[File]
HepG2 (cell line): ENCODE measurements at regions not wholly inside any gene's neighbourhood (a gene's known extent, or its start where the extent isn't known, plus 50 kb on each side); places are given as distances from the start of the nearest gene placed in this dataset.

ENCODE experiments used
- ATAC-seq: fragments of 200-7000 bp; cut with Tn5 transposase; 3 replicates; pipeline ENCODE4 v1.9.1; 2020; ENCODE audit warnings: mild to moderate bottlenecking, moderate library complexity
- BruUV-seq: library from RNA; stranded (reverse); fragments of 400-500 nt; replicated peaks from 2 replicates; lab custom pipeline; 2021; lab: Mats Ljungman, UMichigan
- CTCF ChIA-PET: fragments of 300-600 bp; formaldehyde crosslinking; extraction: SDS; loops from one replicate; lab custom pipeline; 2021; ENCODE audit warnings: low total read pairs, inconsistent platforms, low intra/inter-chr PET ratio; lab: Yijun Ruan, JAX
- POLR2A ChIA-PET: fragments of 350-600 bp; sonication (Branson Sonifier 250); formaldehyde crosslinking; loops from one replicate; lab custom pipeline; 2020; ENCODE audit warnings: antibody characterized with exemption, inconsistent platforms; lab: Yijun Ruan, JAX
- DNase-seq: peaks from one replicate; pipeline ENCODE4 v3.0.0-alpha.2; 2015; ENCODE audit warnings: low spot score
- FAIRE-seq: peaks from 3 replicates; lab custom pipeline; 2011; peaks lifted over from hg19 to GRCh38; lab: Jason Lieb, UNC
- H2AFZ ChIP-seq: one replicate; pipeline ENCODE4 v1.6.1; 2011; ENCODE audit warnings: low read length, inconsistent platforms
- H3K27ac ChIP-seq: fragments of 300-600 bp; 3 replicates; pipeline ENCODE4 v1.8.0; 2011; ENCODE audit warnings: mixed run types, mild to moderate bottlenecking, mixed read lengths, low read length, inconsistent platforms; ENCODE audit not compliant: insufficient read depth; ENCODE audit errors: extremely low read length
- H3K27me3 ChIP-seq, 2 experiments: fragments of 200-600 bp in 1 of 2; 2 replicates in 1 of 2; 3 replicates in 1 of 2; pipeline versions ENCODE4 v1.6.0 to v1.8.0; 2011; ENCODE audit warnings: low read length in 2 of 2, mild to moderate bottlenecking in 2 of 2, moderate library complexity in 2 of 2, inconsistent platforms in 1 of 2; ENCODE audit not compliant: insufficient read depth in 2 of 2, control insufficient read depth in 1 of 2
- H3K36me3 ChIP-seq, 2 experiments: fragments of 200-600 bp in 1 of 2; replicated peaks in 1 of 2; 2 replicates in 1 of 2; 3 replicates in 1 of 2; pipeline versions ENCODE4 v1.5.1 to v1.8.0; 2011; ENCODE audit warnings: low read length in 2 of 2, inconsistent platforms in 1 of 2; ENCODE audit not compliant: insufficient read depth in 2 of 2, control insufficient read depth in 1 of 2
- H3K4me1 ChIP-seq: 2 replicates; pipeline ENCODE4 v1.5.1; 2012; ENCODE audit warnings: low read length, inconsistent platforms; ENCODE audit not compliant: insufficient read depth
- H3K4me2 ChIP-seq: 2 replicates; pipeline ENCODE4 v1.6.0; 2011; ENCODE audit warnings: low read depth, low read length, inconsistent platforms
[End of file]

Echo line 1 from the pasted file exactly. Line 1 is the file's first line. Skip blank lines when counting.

HepG2 (cell line): ENCODE measurements at regions not wholly inside any gene's neighbourhood (a gene's known extent, or its start where the extent isn't known, plus 50 kb on each side); places are given as distances from the start of the nearest gene placed in this dataset.